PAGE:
Thanks for the heads-up on the couch surfing incident. Unfortunately, this world just isn’t as well suited for a female Kerouac. 😉

      2. My best friend’s sister also taught in Spain for a year and absolutely loved it, and a customer at my place of work recently recommend Spain to me by saying that it is their absolute favorite place in the world. I have heard and read that teaching opportunities are frequent in Japan, which is why I’m considering there, but I think if I had my choice I would head down to Peru. I want to go back to South America as soon as possible, the only problem is the absurd price of airfare (a year ago a flight from CT to Argentina costed me $2,200). Machu Picchu looks absolutely amazing though. …Oh the choices! If you haven’t figure it out by now, I’m constantly torn by the dilemma of where to plan to travel to next…

        It’s a terrible thing that the world is like that, and even more terrible that people are forced to hold back from what they want to do because of it. But I guess there are some things in life you just can’t change, no matter how hard one might try.

      3. Machu Picchu… Definitely on my list of things to see before I die. I’m guessing Peru isn’t going to be much cheaper than Argentina? Too bad it’s not really “safe” enough to just drive down to the Panama Canal… Now THAT would be a trip!

      4. Yeah Peru is decently as expensive unfortunately. I’ve always dreamed about making a drive south like that; it would be incredible. But, on the other hand, with the price of gas nowadays I’d probably make it as far as South Carolina (I live in Connecticut) before I’d have to have it towed back from lack of cash flow 😛

    1. Hi Samantha,
      I’m actually considering the possibility of spending up to a year in Japan helping to teach the English language. I’m also looking into Peru, but Japan is worth the visit?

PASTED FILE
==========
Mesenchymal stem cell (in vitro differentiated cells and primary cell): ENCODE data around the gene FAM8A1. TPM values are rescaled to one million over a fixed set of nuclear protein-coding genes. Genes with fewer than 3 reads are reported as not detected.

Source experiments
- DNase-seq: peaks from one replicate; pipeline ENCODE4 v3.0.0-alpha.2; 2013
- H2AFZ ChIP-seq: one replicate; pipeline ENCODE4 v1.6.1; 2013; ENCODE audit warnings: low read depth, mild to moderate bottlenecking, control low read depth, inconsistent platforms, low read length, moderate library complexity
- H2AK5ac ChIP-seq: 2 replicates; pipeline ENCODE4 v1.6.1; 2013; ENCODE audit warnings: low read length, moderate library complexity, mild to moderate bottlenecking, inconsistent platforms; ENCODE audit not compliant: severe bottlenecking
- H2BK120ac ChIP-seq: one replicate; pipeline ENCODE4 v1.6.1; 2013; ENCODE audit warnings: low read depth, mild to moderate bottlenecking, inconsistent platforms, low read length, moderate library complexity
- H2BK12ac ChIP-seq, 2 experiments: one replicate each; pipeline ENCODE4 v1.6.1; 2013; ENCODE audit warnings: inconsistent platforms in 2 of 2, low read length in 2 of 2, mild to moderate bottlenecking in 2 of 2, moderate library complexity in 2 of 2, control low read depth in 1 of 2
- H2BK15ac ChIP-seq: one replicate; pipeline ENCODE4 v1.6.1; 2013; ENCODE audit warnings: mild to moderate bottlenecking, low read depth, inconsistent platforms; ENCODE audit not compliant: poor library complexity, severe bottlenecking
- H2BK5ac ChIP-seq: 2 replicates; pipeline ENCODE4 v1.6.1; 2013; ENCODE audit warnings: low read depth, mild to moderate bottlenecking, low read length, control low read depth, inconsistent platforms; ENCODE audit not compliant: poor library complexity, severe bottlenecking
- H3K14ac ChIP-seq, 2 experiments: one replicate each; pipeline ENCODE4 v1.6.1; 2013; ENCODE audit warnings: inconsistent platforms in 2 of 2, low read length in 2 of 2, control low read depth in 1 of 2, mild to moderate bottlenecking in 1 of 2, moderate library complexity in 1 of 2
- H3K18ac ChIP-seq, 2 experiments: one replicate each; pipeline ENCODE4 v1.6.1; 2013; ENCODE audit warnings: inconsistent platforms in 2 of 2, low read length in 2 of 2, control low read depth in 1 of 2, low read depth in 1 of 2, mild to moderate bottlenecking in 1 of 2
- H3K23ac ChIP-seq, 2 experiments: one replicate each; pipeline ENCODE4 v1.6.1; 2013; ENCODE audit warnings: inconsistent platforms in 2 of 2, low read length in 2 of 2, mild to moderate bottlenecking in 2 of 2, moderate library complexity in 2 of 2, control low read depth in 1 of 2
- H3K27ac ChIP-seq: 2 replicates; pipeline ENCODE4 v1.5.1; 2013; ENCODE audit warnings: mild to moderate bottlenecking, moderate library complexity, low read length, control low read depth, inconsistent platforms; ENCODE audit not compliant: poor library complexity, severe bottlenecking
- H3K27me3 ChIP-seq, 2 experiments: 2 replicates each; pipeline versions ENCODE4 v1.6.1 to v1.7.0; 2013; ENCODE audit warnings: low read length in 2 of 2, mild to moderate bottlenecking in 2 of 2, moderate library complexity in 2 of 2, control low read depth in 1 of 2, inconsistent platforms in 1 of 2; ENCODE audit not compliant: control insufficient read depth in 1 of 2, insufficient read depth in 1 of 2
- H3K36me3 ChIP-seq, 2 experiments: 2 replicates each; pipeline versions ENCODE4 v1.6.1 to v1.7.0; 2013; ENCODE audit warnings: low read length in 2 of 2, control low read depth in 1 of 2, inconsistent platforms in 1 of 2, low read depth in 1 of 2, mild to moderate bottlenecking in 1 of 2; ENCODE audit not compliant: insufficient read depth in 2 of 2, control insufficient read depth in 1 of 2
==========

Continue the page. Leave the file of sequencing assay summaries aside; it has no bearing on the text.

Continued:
Thanks for the tip, I’ll certainly be looking into this.

  2. Hi Nate,
    I just started blogging on WordPress myself and came across your site – and was very happy to see a post about couchsurfing! I am a big couchsurfer myself, having surfed and hosted dozens of times in Europe. I have never had an outright negative or uncomfortable experience, they have all been positive or even extremely positive, although the occasional person you just don’t really get along with do happen – that’s just human nature. In general though, I really can’t shout the praises of couchsurfing enough, the most important of which, I feel, is regaining a certain level of trust in man kind — because, the truth is, most of us are normal and down-to-earth kind of people… just stop following the sensationalist news and media (I always figure why follow the news when the important stuff is talked about anyways!) .. and learn to trust people again!
    Hope you don’t mind my hippie ramblings, just wanted to express how happy I am to see even one more post telling people about couchsurfing!
    all the best,
    Kasia

    1. Very well said Kasia. I agree with everything you said, especially about regaining faith in man kind. Couchsurfing is a great philosophy. Thanks for your comment, and taking the time to check out my blog. Also, welcome to WordPress! 😀